The National Trust for Historic Preservation is now accepting nominations for our 2014 list of America’s 11 Most Endangered Historic Places -- and we need your help. Over the past 26 years, the National Trust’s list of America’s 11 Most Endangered Historic Places has been instrumental in helping to sound the alarm, and help save, hundreds of America’s most important, threatened places.
When it’s all said and done, Ponce City Market will be Atlanta’s largest adaptive reuse project ever, encompassing 1.1 million square feet of retail, office space, and residences in what was once a Sears, Roebuck & Company distribution center. But as much as the sheer size of the project impresses, the delight is in the details.... Read More →
National Trust staffer Priya Chhaya said it beautifully last week: This year, we at the National Trust are thankful for the people of preservation.
As you just saw in the video above, your support has enabled us to accomplish great things this past year. From Los Angeles’ Terminal Island to Charleston’s historic waterfront, we have made a tangible difference across the country for the places we love.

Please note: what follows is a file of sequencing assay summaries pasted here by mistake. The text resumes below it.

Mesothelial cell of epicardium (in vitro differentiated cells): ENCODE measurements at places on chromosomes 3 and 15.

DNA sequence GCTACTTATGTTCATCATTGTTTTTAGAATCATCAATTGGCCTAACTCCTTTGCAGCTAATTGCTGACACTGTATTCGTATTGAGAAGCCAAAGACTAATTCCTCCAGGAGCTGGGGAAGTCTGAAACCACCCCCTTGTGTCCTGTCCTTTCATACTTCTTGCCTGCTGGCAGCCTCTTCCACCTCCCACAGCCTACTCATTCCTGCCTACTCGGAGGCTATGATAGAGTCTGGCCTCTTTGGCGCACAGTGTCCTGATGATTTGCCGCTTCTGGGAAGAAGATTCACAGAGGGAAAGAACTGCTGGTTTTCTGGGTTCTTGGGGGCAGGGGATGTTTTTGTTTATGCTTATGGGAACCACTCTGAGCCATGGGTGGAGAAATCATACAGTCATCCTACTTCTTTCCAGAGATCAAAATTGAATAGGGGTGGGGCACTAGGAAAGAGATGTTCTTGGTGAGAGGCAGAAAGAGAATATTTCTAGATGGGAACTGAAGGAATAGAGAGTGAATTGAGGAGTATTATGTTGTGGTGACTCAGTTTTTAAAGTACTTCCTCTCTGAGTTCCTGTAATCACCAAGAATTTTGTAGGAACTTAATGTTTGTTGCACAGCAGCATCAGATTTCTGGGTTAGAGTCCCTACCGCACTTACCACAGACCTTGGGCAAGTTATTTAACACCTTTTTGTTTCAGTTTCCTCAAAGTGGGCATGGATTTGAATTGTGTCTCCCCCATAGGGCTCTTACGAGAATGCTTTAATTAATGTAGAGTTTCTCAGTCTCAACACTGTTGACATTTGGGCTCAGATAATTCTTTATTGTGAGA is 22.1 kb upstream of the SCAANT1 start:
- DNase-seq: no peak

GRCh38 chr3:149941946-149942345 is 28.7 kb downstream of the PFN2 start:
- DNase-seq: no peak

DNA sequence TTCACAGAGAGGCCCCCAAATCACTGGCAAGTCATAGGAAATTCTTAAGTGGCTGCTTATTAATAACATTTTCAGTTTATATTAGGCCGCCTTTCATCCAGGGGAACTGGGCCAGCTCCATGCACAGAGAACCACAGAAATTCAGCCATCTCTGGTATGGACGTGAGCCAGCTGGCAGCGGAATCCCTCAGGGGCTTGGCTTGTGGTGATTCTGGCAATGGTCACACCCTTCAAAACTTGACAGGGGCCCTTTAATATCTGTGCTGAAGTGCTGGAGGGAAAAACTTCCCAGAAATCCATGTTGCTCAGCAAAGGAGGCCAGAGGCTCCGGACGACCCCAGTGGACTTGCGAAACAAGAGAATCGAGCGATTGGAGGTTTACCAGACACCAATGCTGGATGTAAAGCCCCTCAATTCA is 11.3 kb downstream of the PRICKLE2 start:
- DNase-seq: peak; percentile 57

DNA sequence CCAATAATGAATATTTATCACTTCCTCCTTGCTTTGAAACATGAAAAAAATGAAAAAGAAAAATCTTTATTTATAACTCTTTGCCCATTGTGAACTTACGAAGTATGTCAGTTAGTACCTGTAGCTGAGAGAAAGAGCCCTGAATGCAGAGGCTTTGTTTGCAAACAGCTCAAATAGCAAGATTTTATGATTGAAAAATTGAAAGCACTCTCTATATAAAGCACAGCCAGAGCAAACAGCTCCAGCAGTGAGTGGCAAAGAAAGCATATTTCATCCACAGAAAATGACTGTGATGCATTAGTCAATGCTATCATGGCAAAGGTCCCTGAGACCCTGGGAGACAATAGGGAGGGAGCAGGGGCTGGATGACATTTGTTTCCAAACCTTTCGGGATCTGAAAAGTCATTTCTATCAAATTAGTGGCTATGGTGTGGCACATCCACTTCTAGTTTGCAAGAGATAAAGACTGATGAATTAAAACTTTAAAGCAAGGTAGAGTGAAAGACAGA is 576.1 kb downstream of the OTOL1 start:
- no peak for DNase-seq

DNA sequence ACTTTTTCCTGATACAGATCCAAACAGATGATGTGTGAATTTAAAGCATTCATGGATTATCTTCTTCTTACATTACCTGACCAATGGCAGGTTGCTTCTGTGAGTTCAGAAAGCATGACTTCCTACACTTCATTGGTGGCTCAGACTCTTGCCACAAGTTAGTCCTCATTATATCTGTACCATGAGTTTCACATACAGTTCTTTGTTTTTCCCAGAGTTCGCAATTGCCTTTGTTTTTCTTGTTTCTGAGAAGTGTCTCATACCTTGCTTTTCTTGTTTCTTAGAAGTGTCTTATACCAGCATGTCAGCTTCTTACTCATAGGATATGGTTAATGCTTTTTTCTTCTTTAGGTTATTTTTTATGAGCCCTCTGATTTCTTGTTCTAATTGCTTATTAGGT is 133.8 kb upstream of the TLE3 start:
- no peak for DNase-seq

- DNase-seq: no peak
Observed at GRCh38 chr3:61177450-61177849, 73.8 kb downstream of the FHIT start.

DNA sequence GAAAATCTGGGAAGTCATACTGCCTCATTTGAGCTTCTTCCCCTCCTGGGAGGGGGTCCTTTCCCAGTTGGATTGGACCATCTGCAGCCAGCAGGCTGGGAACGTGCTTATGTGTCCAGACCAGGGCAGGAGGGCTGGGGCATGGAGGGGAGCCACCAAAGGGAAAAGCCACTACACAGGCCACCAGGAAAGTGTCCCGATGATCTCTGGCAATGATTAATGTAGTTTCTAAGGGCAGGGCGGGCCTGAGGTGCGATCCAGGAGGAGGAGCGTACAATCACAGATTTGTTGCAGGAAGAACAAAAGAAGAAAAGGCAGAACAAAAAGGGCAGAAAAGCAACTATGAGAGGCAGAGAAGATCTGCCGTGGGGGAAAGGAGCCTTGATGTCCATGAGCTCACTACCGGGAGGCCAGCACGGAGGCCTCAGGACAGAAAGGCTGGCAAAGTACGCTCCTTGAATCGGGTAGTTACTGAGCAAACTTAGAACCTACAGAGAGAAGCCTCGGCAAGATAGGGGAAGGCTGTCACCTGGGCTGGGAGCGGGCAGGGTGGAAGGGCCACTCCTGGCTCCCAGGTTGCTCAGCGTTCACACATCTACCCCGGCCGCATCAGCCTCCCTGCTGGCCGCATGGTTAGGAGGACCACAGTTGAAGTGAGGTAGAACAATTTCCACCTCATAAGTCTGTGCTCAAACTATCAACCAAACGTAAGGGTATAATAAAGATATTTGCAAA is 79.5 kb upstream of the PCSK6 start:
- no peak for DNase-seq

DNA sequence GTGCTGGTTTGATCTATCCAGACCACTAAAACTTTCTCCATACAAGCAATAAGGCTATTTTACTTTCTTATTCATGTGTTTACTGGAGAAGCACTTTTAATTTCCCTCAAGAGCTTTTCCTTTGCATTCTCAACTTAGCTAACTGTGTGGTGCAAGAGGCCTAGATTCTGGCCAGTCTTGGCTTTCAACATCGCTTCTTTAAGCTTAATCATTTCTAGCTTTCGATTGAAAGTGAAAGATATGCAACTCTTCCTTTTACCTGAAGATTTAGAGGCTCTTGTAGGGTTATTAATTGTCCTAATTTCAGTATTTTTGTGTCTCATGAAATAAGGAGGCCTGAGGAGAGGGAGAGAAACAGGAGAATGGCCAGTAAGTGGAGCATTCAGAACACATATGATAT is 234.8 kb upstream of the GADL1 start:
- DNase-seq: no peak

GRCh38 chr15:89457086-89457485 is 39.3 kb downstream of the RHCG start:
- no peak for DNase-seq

We're also thankful for an unprecedented $10 million challenge grant from longtime preservationist Robert W. Wilson. As one of the largest gifts ever made to the National Trust, this extraordinary leadership contribution will have an enormous impact on the ground to save the inspiring sites that tell America’s story.
In the coming weeks we'll talk more about our vision for 2014, but we didn't want to let this day of gratitude pass without acknowledging your crucial role in saving places. Please accept our deepest thanks, and have a wonderful Thanksgiving!
Philadelphia's Uptown Theatre (covered in Preservation's Summer 2012 issue) once hosted shows by some of the biggest names in music, such as Stevie Wonder, James Brown, and The Jackson 5. Designed by prominent local architect Louis Magaziner, the 1927 Art Deco building originally served as a glamorous movie venue. During the 1950s and '60s, it evolved into a prestigious tour stop for African-American entertainers.
By the 1990’s, though, the Uptown had fallen on hard times. When community organizer Linda Richardson formed the Uptown Entertainment and Development Corporation (UEDC) in 1995, the abandoned theater in North Philadelphia suffered from a leaky roof, a vandalized interior, and a shabby exterior. The UEDC began raising funds for its restoration, and was eventually able to purchase the building in 2004.
The organization has completed a series of stabilization and preservation projects, such as the restoration of the terracotta tiles on the facade by local tile artist Karen Singer. (It still needs to raise the money to actually install the tiles.) And the UEDC will soon unveil a $1.3 million renovation of a six-story office tower that is part of the original building.... Read More →